It’s perhaps a bit early–though not too early considering our warm spring– but the lady’s slippers have arrived in my garden. Late last week I took a walk through the woods and encountered the pink variety (sorry, no camera!) and this weekend out popped my yellow variety ( Cypripedium parviflorum or Cypripedium calceolus, there seems to be an ongoing debate about classification): they always take my breath away the first time I turn the corner and see them.
I must say I do prefer the yellow variety; the pink ones look a little fleshy close up, with the flower resembling a lung more than a slipper! Thanks to the journal function of writing a blog, I checked in on my lady’s slippers last year to find that I had seven slippers, while this year I have eleven, including one stem that has two flowers on it! Words fail to contain my excitement. Here is a shot from early this morning, after last night’s thunderstorm (during which I had to restrain myself from going outside to put an umbrella over them): they survived, but are looking a bit put upon.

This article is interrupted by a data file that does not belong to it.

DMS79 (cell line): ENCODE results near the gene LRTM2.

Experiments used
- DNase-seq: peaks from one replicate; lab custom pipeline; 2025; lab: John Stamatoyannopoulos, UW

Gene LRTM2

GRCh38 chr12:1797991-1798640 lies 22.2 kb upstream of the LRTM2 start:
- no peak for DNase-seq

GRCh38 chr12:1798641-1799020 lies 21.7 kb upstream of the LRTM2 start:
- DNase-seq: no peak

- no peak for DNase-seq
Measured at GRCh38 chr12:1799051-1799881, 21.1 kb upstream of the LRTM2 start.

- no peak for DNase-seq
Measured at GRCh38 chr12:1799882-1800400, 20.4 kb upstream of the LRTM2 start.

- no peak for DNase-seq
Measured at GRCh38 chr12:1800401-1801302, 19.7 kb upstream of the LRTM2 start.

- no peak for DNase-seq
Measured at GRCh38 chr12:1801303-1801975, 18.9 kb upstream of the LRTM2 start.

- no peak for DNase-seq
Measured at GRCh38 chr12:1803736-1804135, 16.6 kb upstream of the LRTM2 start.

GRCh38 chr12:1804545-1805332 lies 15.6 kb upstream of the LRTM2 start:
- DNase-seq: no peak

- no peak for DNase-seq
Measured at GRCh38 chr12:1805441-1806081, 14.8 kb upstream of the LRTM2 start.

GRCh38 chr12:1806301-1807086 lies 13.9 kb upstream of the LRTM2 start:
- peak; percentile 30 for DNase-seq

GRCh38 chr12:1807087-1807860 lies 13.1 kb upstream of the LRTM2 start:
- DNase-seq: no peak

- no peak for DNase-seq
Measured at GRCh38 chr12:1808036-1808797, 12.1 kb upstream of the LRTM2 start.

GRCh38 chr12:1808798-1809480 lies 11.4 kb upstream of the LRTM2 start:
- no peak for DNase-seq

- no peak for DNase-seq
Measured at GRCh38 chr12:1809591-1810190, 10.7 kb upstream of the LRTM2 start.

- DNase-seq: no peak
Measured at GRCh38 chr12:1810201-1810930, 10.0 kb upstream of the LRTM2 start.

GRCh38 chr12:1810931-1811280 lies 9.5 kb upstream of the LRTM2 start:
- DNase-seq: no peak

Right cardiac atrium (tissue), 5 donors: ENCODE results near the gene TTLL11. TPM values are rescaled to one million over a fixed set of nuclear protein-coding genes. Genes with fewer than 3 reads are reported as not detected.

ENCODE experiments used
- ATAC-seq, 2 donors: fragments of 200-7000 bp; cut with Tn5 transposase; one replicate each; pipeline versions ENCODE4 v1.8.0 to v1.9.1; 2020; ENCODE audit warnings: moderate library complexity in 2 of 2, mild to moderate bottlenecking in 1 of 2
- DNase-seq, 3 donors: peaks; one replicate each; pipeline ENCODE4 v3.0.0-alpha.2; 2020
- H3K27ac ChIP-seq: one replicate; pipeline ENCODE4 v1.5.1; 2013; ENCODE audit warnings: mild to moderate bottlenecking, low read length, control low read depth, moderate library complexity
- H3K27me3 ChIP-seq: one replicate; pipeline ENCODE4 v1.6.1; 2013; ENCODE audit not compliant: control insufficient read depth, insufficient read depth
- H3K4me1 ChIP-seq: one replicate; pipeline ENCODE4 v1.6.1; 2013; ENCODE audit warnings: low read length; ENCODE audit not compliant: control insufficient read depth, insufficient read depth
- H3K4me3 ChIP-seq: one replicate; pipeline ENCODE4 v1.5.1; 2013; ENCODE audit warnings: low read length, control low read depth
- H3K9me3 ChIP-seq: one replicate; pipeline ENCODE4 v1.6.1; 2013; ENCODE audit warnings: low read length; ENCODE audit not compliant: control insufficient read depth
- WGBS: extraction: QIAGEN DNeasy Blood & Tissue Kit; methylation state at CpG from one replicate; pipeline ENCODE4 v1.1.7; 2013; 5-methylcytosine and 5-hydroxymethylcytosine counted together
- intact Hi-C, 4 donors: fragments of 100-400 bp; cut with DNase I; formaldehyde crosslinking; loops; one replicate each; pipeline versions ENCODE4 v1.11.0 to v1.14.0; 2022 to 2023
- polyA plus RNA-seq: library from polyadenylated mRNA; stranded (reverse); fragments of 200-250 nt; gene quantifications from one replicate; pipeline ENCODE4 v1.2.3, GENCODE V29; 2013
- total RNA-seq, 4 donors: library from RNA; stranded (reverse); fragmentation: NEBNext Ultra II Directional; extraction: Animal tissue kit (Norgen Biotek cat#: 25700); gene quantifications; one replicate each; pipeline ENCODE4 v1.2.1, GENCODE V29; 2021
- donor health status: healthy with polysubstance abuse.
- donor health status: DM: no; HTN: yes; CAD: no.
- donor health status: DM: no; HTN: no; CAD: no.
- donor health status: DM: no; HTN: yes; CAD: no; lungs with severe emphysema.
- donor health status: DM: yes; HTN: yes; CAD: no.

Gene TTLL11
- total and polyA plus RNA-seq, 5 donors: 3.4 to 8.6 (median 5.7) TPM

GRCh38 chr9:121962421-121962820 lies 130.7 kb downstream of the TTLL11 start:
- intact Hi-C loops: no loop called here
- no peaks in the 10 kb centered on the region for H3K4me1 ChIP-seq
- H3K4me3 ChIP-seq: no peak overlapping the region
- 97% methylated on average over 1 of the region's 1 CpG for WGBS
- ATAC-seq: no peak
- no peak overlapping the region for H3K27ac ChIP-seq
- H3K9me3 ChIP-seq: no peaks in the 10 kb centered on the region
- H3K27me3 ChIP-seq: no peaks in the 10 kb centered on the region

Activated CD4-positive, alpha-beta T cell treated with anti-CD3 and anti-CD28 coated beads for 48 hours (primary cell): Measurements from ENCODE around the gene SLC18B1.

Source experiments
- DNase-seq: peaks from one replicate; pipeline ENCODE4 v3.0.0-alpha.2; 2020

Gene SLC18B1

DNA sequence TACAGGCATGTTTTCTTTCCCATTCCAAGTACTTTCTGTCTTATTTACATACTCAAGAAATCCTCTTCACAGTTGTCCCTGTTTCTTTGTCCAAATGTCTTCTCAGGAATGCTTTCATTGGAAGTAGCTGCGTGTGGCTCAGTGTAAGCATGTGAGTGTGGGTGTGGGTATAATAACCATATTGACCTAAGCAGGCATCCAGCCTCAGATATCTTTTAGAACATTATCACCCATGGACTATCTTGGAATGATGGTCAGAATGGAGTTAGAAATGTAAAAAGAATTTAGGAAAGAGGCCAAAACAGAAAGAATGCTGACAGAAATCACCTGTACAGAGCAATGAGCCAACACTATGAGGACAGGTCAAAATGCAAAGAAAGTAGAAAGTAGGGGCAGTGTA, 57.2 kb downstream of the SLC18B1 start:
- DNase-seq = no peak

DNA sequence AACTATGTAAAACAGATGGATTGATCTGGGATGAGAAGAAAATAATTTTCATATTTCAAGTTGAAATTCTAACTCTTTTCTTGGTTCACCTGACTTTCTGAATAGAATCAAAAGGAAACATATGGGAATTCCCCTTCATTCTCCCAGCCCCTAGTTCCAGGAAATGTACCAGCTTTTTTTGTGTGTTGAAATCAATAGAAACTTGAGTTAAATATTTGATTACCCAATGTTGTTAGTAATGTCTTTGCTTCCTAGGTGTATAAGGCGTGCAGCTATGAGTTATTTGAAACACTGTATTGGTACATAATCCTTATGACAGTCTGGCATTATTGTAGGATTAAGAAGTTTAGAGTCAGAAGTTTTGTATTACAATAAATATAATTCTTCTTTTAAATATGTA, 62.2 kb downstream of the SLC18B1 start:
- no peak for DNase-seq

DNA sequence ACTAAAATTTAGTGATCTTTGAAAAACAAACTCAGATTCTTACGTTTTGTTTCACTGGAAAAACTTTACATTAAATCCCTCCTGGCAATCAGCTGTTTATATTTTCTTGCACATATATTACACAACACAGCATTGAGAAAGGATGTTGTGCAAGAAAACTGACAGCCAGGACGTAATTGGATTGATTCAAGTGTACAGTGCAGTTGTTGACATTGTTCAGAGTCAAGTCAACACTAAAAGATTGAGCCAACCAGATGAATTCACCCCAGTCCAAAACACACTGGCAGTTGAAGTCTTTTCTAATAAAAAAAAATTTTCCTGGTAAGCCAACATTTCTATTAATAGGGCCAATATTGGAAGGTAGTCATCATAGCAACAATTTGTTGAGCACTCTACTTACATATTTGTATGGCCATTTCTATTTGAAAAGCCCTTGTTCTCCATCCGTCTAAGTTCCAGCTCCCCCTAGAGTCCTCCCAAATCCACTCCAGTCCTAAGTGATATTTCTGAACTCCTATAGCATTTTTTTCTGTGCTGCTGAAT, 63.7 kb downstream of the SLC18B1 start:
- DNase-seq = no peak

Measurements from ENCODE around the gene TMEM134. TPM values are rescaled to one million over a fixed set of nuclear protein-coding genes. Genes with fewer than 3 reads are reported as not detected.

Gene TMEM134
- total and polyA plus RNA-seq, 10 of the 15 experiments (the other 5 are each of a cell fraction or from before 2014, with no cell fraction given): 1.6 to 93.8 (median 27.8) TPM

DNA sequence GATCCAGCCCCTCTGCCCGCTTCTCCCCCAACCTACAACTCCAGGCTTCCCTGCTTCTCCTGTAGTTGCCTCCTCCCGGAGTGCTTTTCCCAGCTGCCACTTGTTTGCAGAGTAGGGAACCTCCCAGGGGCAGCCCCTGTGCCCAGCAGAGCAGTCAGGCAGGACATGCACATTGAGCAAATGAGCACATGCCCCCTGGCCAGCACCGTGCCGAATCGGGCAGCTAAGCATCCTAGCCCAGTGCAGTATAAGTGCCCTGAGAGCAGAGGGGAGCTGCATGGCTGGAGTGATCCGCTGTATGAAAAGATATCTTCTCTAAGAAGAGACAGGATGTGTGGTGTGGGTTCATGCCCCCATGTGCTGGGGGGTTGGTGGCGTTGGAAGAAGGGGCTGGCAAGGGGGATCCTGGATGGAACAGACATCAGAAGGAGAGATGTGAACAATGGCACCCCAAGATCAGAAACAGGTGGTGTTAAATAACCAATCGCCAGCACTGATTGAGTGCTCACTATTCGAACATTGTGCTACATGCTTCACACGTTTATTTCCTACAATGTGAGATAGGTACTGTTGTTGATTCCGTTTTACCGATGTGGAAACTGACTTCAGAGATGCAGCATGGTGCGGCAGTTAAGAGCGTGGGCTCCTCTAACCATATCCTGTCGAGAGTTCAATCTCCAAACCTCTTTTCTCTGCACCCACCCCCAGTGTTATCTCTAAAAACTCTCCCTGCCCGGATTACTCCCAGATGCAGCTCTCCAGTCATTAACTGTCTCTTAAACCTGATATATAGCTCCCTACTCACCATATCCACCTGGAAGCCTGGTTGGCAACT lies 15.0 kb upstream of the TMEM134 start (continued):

I was looking around to see how artists have been inspired by the Lady’s Slipper in the past and the present and found that ceramics seem to be the preferred medium for depicting this particular flower, which was once so common, and now relatively rare. My favorite discoveries were a beautiful piece of Staffordshire creamware from the late eighteenth century in the collection of the Victoria & Albert Museum, a Whately jug from the mid-nineteenth century, and a lovely little vase by Michael Stanley Pottery.
May 30th, 2012 at 7:37 am
Oh i absolutely understand your excitement when a favourite flower arrives.. they are gorgeous, I am also deeply envious of your flagstone path! c
May 30th, 2012 at 4:55 pm
Luminous Hosta-like leaves; are they more slug resistant? As I haven’t seen them before on my alkaline soils am wondering if they are ericaceous? Sorry! Do disregard my lazy questions – will get the books out!! Luscious pics!
May 31st, 2012 at 4:00 pm
Happy to offer my 2 cents! The slugs don’t chew on the Lady’s slippers but they do on the hostas with similar “luminous” leaves–the only hostas that they do not munch in my garden are the giant “elephant” hostas–not sure of the official name.